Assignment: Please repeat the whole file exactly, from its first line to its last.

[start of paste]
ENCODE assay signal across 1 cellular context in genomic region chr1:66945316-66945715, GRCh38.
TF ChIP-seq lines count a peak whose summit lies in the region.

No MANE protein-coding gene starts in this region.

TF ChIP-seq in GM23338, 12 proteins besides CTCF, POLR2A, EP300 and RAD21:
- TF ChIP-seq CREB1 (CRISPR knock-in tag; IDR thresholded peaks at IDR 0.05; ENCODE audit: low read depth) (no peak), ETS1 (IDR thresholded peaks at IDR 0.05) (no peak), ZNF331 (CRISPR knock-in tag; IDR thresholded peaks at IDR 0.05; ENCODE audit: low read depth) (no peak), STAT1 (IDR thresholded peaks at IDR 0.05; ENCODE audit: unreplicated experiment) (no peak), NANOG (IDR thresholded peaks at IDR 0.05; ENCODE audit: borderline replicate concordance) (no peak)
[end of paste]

ENCODE assay signal across 1 cellular context in genomic region chr1:66945316-66945715, GRCh38.
TF ChIP-seq lines count a peak whose summit lies in the region.

No MANE protein-coding gene starts in this region.

TF ChIP-seq in GM23338, 12 proteins besides CTCF, POLR2A, EP300 and RAD21:
- TF ChIP-seq CREB1 (CRISPR knock-in tag; IDR thresholded peaks at IDR 0.05; ENCODE audit: low read depth) (no peak), ETS1 (IDR thresholded peaks at IDR 0.05) (no peak), ZNF331 (CRISPR knock-in tag; IDR thresholded peaks at IDR 0.05; ENCODE audit: low read depth) (no peak), STAT1 (IDR thresholded peaks at IDR 0.05; ENCODE audit: unreplicated experiment) (no peak), NANOG (IDR thresholded peaks at IDR 0.05; ENCODE audit: borderline replicate concordance) (no peak)